Since I moved abroad, it was always in the back of mind that someday I would like to hold dual citizenship. As an American, it is allowed to hold dual citizenship with the USA and Sweden, because of this, earlier this year I applied for Swedish citizenship. As of today, I’m happy to report I now hold dual American and Swedish citizenship.
When looking into applying for Swedish citizenship I was first led to believe you must reside in Sweden for five years prior to ever applying. A further investigation revealed that dependent on your particular situation, the time prior to applying varies. In my case, I have lived with a Swedish citizen for three years (see the different Migrationsverket requirements here), so three years after receiving my first Swedish visa I submitted my application.
Prior to submitting my application I did a bit of reconnoissance work to see what I was up against. I knew of two American friends who had recently applied for their Swedish citizenship. Surprisingly their stories where extremely different. One friend had been here five years and fairly swiftly applied and was approved in only five months. The other friend applied after living in Sweden three years, nearly six months after applying this friend still had yet to hear any response, and indicated it was a wait time of up to 18 months.
In addition to speaking with friends, I logged into Migrationsverket and took a look at the actual Swedish citizenship application. Quite honestly I was surprised by the relative simplicity of the actual application. That being said, after applying for the initial visa and subsequently the permanent residence permit they already have a wealth of information on all applicants, so it sort of makes sense. The questions on the application are very straightforward, more or less, confirming your basic details like country of residence, address, existing citizenship, etc. The more detailed questions ask about work history in Sweden and how much money you’ve made at each particular job. The final question is simply an open text field where you have 1,000 characters to write something to Migrationsverket. A few side notes—it is required to send your current passport via certified mail, along with the signed citizenship application. The 1,500 SEK (around $170 USD) application fee is fairly affordable compared to some other citizenship applications. To check out the application on Migrationsverket, click here.
A couple of things to point out when applying for Swedish citizenship. First, the entire application is in Swedish. While this really wasn’t an issue for me, it could be helpful to have a Swede (or Google translate) nearby when applying. It’s worth noting when I applied I answered the only “long” question in English. Second, after submitting the application do not forget to print out the application. There is a small button that says “SKRIV UT,” in my excitement of applying I completely missed this small button. As you must sign the application and send it in to the Migrationsverket office, if you don’t print it, you can’t sign it. Because I figured out I neglected to print after it was too late, I added an extra step to my application process, which required sending an email, including my case number, to Migrationsverket to print and send me the completed form to sign (this email address email@example.com).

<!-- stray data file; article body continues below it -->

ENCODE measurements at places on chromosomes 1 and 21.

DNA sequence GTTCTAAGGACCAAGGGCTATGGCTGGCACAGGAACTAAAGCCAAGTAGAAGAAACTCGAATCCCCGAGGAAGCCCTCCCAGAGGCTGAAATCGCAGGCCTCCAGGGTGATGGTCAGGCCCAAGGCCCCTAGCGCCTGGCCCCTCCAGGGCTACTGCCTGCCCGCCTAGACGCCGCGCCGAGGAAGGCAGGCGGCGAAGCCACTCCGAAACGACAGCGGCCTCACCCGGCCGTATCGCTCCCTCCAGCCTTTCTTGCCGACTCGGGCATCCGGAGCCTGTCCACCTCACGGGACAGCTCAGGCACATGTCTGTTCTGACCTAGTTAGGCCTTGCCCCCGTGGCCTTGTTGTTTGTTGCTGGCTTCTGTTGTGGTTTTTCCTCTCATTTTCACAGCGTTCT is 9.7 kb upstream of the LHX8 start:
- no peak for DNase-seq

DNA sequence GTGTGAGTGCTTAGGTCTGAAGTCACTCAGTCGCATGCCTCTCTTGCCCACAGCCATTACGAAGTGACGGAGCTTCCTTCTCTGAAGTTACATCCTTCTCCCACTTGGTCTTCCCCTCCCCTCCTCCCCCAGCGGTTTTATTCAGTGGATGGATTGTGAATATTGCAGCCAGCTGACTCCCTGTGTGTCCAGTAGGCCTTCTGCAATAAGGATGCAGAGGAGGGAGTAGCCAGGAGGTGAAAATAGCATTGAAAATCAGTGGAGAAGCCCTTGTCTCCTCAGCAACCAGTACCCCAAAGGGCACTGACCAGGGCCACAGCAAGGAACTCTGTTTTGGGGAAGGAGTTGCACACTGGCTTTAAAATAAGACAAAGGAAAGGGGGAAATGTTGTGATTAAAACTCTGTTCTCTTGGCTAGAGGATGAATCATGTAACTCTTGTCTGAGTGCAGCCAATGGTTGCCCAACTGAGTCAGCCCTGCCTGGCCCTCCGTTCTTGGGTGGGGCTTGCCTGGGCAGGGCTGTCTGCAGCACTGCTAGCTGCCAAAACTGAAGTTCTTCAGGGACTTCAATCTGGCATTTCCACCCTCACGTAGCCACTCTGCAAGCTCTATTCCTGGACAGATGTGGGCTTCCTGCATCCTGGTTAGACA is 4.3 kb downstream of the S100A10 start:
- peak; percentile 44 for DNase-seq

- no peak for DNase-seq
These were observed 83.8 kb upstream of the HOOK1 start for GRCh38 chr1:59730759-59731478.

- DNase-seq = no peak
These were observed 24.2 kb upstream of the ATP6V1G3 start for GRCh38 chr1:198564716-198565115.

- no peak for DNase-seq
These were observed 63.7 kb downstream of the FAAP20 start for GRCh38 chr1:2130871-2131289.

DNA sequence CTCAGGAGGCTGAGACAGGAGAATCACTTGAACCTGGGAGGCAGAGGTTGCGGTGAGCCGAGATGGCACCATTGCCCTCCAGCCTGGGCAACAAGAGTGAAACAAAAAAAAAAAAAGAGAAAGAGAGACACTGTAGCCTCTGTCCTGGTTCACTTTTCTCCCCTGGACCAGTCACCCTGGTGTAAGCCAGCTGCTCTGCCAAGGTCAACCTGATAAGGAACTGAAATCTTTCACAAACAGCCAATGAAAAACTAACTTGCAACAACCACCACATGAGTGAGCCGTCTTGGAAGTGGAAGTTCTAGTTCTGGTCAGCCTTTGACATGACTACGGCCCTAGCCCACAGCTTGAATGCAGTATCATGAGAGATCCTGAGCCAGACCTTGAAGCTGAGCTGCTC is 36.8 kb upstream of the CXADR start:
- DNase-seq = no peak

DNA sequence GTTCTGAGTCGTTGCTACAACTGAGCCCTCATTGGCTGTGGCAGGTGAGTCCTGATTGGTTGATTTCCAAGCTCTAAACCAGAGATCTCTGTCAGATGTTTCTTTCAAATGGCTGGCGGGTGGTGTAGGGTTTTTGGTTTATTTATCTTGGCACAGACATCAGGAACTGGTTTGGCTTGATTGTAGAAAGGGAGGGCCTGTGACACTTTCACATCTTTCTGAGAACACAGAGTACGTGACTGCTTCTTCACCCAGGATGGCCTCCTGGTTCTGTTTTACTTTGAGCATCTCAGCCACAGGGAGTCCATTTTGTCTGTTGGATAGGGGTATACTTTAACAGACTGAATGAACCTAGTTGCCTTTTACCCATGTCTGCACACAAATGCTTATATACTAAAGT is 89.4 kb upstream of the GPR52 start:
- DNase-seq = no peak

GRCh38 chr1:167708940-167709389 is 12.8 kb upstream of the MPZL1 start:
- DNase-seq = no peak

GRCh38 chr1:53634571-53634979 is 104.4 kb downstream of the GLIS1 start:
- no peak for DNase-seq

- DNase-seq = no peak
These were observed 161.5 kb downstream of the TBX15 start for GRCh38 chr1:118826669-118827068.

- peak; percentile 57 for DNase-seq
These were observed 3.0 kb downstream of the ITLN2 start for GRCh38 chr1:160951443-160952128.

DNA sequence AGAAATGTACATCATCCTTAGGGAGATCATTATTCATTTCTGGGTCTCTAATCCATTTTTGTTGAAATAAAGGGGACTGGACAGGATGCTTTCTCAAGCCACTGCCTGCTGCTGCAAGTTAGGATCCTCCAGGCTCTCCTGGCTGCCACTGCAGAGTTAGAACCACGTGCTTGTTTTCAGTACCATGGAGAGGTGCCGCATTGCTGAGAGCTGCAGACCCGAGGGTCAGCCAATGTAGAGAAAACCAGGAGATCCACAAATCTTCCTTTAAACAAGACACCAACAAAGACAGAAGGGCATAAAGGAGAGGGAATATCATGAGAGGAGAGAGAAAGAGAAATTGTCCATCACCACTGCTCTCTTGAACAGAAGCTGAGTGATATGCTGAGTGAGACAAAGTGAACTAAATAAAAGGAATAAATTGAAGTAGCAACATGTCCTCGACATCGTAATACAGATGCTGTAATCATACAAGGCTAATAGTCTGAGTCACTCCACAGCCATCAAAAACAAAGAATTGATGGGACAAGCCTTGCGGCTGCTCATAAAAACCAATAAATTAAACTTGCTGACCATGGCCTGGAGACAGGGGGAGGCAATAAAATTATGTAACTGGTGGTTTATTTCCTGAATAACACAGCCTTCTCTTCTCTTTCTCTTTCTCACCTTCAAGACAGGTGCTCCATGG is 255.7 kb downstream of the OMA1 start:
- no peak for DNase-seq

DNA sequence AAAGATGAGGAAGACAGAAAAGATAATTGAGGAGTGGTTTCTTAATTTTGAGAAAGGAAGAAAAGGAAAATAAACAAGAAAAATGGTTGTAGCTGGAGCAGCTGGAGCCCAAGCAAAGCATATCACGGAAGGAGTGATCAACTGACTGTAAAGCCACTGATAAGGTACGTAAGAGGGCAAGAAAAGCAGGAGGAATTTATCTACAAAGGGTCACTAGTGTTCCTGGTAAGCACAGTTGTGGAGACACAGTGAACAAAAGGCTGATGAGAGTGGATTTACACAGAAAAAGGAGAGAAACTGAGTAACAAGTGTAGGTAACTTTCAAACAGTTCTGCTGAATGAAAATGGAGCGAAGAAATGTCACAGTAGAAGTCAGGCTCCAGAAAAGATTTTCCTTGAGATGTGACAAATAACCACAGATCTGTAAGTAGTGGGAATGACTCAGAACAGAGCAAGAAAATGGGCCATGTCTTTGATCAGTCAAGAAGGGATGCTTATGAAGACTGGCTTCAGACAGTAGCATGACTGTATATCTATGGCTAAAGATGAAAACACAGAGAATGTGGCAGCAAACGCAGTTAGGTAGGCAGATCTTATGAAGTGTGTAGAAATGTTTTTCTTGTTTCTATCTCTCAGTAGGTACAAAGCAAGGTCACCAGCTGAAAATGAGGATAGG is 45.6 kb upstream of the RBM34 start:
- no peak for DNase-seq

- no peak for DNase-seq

The Migrationsverket website helps manage expectations about application decisions, clearly indicating all non priority inquiries can from 12 to 18 months to process. Because of this, you can request your passport back at any time (this form). After waiting about a month for Migrationsverket to receive and register my application as received, I requested my passport back for some upcoming travel. After requesting the passport, I received it via certified mail two days later. Included with the passport was a form asking if I had traveled since applying for citizenship. I completed the form and sent it back immediately upon return from my trip abroad. During my time away I received another letter from Migrationsverket indicating I needed to send my passport back to them within 30 days so they could finish processing the application.
From submitting the citizenship application, to receiving notice I was approved, the process took 67 days. From applying for my first ever Swedish visa back in 2013, to receiving Swedish citizenship it took a total of 1,186 days (it was actually 39 months exactly Dec. 23, 2013-March 23, 2017). Below is a complete timeline of everything that happened with my citizenship application
- January 15 – submitted application online
- January 15 – neglected to export/ print, sent first email to Migrationsverket asking to send
- January 24 – no documents emailed again asking to send
- January 30 – received, and sent passport & citizenship documents to Migrationsverket
- February 20 – requested passport back for upcoming trip
- February 23 – received requested passport back for upcoming trip
- March 1 – received notice from Migrationsverket requesting passport back within 30 days
- March 13 – sent passport back to Migrationsverket
- March 20 – a decision has been made by Migrationsverket
- March 22 – online application updated to reflect “a decision has been made”
- March 23 – received letter and certificate of citizenship from Migrationsverket
Bottom line about the Swedish citizenship process, while I think everyone has heard horror stories about wait times and queues, I cannot commend the work of Migrationsverket enough. Every interaction I have had has been very reasonable and timely. Well done.
Skål för Sverige!